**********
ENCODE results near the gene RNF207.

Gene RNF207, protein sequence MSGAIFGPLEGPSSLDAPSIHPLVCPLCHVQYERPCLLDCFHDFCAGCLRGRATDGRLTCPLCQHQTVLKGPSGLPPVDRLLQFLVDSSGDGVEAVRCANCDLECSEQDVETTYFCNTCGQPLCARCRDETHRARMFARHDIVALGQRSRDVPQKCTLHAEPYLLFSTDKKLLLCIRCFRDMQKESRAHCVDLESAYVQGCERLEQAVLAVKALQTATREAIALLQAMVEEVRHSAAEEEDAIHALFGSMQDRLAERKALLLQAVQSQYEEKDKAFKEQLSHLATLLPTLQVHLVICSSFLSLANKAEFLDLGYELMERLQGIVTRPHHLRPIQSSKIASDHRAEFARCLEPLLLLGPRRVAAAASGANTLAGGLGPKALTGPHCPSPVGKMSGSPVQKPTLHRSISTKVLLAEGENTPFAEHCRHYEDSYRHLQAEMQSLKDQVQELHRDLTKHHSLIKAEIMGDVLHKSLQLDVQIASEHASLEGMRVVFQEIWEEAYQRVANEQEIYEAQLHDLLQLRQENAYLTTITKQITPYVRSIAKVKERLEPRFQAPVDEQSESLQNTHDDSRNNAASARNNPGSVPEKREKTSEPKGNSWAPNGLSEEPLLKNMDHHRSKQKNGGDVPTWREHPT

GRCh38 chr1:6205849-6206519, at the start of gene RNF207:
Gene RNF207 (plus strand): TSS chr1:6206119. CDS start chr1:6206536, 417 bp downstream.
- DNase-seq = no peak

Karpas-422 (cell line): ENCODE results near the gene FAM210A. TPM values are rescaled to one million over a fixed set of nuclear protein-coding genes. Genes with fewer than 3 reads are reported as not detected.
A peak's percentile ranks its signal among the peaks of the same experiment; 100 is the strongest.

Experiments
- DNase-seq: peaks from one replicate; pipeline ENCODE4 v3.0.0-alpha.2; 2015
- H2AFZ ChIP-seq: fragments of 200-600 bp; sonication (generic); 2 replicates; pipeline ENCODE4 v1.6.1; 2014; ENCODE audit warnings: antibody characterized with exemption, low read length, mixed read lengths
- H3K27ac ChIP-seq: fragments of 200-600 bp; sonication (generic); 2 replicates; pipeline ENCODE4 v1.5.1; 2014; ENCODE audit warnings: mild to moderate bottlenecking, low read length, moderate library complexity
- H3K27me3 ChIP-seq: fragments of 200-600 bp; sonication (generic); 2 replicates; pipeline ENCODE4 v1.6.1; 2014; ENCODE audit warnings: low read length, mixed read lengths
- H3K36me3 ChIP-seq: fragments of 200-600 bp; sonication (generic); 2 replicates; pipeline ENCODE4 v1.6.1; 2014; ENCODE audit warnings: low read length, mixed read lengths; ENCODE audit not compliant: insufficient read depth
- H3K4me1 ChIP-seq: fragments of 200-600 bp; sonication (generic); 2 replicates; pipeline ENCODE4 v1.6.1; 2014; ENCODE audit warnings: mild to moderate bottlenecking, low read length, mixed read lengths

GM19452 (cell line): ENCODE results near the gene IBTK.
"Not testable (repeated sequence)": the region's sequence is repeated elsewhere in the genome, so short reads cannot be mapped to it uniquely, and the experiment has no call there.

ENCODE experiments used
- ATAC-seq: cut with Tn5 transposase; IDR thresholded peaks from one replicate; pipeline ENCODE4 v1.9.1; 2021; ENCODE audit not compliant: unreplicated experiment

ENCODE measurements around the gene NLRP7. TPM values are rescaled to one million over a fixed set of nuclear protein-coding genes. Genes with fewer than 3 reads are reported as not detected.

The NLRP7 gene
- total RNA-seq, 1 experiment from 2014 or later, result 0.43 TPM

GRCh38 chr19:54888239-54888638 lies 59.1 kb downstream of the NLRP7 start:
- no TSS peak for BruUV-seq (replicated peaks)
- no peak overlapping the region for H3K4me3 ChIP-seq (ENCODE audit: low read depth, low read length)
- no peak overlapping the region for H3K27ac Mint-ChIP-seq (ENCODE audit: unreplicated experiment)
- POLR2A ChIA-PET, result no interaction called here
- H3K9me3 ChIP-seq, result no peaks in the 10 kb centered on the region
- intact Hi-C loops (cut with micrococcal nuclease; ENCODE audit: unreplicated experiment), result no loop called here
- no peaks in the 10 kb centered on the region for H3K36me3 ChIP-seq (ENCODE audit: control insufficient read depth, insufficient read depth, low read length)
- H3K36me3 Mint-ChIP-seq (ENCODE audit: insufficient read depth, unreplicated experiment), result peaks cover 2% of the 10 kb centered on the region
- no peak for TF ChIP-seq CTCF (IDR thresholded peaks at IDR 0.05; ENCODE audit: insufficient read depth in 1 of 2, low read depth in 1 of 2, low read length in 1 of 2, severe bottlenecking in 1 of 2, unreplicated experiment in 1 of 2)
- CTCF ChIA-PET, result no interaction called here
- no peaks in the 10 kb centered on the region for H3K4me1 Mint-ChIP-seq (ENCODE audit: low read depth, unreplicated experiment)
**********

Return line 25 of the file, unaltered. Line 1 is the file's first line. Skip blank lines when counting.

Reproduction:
- no peak overlapping the region for H3K27ac Mint-ChIP-seq (ENCODE audit: unreplicated experiment)